Young children filled the room, most under the age of 4. We positioned ourselves at low tables while they ate rice and soup and shared other dishes. I was hesitantly offered a pair of chopsticks and the privilege of helping to feed the girls. The boys sat at a separate table nearby and some from my group helped them. The children, all with special needs, ate at a table with one adult. There was nothing personal about it. While the children were sweet and adorable, the environment was more childcare center, less family. Who would these children call parents? Would...

Alternative Voice, Truths, and Knowledge of Critical Adult Adoptees

“How does it feel to be a problem?”—W.E.B. DuBois[1] “How does it feel to be the solution?”—Vijay Prashad[2] Nearly 100 years after DuBois posed his question in the seminal Souls of Black Folk (1903), Vijay Prashad, a South Asian historian and cultural critic, presented the latter question as a way to think about how South Asians in the United States are positioned as a model minority in relation to black Americans. From here, we can consider where the transracial/national adoptee who was an orphan, but now is uniquely positioned as an assimilated, model subject fits. From these thinkers we might...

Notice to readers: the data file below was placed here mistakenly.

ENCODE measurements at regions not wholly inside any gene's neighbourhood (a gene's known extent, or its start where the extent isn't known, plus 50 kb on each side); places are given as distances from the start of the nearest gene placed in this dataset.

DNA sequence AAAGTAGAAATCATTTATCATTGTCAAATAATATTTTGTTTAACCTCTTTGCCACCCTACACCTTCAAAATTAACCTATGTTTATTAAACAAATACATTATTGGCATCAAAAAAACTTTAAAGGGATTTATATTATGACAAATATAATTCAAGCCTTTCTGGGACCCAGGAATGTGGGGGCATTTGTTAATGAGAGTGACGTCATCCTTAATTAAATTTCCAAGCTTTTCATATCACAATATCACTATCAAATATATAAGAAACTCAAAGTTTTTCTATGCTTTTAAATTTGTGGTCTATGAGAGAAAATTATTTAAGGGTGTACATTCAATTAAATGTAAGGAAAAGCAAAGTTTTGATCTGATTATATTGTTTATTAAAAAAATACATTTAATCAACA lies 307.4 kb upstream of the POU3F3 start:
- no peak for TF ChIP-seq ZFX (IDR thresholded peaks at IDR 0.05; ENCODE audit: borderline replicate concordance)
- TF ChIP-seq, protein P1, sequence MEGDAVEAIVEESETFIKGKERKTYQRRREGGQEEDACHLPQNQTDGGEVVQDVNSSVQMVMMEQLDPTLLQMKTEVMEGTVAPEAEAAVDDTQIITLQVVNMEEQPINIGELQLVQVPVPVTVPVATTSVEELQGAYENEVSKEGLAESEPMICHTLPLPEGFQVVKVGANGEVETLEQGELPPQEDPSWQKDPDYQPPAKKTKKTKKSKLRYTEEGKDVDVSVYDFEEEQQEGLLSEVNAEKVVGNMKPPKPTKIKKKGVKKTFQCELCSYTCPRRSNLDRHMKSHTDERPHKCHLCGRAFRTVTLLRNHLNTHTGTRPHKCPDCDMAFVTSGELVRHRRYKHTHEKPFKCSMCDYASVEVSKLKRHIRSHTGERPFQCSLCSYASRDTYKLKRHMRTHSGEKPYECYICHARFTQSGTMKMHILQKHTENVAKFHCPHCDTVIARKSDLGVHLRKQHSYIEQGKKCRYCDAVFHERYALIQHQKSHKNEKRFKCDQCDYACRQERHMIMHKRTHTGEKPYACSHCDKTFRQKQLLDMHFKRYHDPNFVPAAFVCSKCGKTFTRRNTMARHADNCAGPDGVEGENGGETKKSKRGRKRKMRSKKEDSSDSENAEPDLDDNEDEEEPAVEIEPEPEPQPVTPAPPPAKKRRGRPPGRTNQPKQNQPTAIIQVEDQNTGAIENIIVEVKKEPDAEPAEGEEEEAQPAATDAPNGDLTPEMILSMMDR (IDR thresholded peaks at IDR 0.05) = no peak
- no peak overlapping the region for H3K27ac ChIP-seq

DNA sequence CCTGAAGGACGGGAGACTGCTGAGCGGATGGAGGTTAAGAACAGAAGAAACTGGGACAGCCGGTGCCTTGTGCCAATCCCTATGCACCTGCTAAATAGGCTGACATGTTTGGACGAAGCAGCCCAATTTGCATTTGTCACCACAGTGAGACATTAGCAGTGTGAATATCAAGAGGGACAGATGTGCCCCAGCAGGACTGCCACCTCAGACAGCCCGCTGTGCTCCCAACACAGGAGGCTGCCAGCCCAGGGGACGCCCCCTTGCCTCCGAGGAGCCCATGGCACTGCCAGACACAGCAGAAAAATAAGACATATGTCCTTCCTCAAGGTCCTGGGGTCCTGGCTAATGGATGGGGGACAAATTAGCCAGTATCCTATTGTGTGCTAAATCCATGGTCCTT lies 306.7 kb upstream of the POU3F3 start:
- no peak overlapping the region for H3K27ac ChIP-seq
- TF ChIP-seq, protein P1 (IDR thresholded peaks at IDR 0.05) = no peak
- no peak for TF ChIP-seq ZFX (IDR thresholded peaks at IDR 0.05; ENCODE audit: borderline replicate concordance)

Am I a Sellout? Why I Work for an Adoption Agency

When I was asked to contribute to Gazillion Voices, I knew it presented a great opportunity to begin bridging the gap between adoptee advocates and adoption agencies. The impetus for this article was based on my interactions with adult adoptees outside of the office and the seemingly inevitable issue of why I work for an adoption agency in the first place. It’s been clear there are some misgivings for anyone attached to Holt (the adoption agency I work for), and while some of it’s justified, there may be more to the story than meets the eye. Or it’s entirely possible...

Adoption Day and The First Day of School